Species names in all available languages
|English||South African Shelduck|
|English (United States)||South African Shelduck|
|French||Tadorne à tête grise|
|French (French Guiana)||Tadorne à tête grise|
|Lithuanian||Pilkagalvė urvinė antis|
|Spanish (Spain)||Tarro sudafricano|
|Turkish||Gri Başlı Angıt|
This account is part of the 8th edition of Roberts Birds of Southern Africa. This project is a joint collaboration between the John Voelcker Bird Book Fund and the Cornell Lab of Ornithology. David G. Allan revised the account. Peter Pyle contributed to the Plumages, Molts, and Structure page. Peter F. D. Boesman contributed to the Sounds and Vocal Behaviors page. Arnau Bonan Barfull curated the media. Huy C. Truong revised the distribution map. Qwahn Kent copyedited the account. Guy M. Kirwan reviewed the account.
Tadorna cana ("Gmelin, JF", 1789)
The Key to Scientific Names
South African Shelduck Tadorna cana Scientific name definitions
Version: 2.0 — Published February 23, 2023
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The natural habitat of the South African Shelduck includes shallow, brackish ephemeral (endoreic) pans, where it can be among the most frequently recorded and abundant waterbirds (e.g., 83), river pools (22, 3), and estuaries (84). Currently, however, it is more likely to be found at artificial wetlands, especially dams, ranging from small farm reservoirs to extensive state-run impoundments (deeper expanses are preferred when the species is molting). Other favored artificial wetlands include sewage works (85, 49), commercial saltpans (86), mine dams (87), quarries (88), and evaporation ponds at solar-power facilities (89, 90). The nearby proximity of crop fields enhances the attractiveness of waterbodies to the species (1). At a biome level, it largely occurs in the Karoo, fynbos, and drier grassland regions (43).
The xeric regions inhabited by the species result in the brackish nature of most of the waterbodies it uses. South African Shelduck prefers areas with exposed muddy shorelines and extensive areas of open shallow water . It avoids deep water surrounded by tall emergent vegetation and wetlands with tall dense vegetation, but tolerates patchy, even continuous, short vegetation (mainly grasses, e.g., swamp grass Diplachne fusca, couch grass Cynodon dactylon, Transvaal quick grass Cynodon transvaalensis, and pankweek Sporobolus tenellus, plus herbs, and some sedges) provided visibility is not impaired (22, 91). The preference for poorly vegetated wetlands may at least partially explain its restriction to semi-arid regions (44).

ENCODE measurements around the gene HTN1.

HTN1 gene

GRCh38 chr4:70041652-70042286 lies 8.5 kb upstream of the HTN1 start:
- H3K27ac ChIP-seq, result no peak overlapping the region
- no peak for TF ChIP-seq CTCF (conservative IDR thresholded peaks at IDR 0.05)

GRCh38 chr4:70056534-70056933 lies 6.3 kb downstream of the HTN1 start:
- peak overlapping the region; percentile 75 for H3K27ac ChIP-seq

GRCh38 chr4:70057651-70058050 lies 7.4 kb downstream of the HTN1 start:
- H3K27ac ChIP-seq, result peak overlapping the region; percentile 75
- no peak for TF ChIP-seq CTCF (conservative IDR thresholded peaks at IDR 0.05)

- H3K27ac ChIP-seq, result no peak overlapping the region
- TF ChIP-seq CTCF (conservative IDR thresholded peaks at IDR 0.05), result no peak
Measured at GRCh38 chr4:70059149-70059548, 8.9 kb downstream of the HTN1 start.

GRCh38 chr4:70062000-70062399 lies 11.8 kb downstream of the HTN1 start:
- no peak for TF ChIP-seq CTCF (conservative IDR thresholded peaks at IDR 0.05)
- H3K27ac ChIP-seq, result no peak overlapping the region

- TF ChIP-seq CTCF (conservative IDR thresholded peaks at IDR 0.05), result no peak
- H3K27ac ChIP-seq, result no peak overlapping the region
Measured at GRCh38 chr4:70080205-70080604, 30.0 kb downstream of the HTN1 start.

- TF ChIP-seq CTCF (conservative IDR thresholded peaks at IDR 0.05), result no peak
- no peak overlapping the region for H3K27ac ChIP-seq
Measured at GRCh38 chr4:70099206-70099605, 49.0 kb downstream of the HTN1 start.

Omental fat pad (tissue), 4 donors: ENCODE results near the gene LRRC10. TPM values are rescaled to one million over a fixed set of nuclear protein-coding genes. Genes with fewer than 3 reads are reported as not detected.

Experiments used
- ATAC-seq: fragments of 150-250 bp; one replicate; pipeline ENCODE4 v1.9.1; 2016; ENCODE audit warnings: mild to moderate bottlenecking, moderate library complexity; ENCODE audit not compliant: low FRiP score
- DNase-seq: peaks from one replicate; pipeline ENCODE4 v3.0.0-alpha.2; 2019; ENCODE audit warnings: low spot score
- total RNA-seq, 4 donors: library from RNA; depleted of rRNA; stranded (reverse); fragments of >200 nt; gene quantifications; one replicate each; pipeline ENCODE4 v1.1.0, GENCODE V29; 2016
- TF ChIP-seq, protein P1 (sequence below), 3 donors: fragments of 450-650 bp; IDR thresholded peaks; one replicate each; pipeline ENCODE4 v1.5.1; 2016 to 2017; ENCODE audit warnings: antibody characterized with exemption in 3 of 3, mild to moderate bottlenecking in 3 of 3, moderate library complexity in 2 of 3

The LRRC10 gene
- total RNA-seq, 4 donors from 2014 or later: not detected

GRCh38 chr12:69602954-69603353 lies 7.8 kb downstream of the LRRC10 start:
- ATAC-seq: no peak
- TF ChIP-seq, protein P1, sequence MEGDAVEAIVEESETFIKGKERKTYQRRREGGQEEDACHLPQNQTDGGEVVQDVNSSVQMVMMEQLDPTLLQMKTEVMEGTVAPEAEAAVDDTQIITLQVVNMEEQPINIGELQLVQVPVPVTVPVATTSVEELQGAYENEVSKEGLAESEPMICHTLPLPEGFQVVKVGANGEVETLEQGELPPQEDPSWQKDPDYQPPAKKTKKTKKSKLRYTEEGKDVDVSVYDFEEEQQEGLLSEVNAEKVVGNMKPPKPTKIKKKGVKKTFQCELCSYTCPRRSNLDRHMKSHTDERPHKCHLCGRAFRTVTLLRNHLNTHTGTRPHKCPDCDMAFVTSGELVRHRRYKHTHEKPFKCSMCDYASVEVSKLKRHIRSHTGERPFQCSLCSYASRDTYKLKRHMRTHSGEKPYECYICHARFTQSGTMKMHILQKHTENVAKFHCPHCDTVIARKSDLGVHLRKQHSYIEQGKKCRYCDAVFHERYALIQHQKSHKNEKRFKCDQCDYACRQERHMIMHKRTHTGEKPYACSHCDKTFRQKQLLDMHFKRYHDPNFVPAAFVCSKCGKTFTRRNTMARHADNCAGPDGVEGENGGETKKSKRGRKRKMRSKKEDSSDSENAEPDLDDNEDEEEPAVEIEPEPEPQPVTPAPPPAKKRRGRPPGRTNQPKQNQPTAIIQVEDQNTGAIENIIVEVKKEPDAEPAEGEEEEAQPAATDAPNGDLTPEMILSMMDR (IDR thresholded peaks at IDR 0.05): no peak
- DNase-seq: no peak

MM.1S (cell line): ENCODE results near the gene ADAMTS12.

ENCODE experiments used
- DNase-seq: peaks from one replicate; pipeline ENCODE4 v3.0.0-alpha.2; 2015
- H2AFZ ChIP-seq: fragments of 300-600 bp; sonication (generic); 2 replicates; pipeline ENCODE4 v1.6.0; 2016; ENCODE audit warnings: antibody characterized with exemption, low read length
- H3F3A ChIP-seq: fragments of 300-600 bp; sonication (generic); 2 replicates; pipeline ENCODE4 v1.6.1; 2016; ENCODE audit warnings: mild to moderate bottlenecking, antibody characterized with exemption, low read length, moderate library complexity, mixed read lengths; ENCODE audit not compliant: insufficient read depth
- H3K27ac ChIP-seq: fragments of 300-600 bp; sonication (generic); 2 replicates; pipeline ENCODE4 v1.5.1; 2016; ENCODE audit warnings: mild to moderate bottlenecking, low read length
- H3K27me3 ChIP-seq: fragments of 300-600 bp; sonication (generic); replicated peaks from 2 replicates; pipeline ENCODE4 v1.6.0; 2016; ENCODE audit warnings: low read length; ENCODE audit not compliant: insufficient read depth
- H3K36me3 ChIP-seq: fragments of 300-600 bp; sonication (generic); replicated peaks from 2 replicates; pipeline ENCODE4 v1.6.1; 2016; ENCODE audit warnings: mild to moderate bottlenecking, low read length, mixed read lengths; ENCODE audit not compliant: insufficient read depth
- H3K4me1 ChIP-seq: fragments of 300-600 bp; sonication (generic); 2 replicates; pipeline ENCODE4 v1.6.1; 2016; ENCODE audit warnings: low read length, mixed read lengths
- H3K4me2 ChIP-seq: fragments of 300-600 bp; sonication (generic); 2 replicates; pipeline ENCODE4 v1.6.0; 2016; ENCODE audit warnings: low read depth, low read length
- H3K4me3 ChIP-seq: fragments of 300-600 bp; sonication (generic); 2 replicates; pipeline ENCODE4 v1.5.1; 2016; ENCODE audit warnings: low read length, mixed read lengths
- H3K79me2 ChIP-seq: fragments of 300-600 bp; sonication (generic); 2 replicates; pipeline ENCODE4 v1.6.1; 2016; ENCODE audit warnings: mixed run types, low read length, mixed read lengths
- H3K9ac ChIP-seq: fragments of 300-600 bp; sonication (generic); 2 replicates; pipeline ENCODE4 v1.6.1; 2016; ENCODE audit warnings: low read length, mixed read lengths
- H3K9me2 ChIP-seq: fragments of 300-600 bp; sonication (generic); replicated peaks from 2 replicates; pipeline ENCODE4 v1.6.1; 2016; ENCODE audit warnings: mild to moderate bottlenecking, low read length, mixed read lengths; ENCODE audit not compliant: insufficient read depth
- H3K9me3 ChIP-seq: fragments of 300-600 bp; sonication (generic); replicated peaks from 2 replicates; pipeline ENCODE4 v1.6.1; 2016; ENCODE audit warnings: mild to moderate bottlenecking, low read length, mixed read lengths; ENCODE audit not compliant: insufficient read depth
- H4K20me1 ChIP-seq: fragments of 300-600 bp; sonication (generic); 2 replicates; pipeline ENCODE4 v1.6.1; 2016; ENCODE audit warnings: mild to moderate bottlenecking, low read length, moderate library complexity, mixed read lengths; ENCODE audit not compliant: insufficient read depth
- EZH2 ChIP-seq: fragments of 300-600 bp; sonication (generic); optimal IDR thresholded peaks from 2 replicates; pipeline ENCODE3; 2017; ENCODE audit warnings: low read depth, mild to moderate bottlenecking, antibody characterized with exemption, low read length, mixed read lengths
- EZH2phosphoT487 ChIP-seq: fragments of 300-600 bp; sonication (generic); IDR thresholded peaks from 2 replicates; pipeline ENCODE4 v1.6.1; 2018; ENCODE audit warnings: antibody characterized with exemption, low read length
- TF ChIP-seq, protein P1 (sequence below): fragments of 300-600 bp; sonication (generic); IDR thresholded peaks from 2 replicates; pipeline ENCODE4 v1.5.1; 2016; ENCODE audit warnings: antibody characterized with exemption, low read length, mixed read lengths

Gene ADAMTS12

Despite being found at coastal lakes , estuaries, and lagoons (92, 93, 84, 31), the species is only very rarely recorded in marine environments (94, 1, 95, 31). At the Berg River Estuary, Western Cape Province, where this is among the most abundant waterfowl species, it strongly preferred mudflats over saltmarshes and salt pans when foraging (84).
Habitat in Breeding Range
Breeding is typically associated with freshwater and man-made, rather than brackish and natural, wetlands (1).
For breeding, the South African Shelduck requires suitable holes. There is a record of nesting on a large offshore island (Robben Island) (88).
Habitat in Nonbreeding Range
Expansive, deep state-controlled freshwater impoundments are the favored molting sites of the South African Shelduck during the non-breeding season (96). At other times non-breeding birds apparently prefer brackish, natural, wetlands over freshwater sites (1).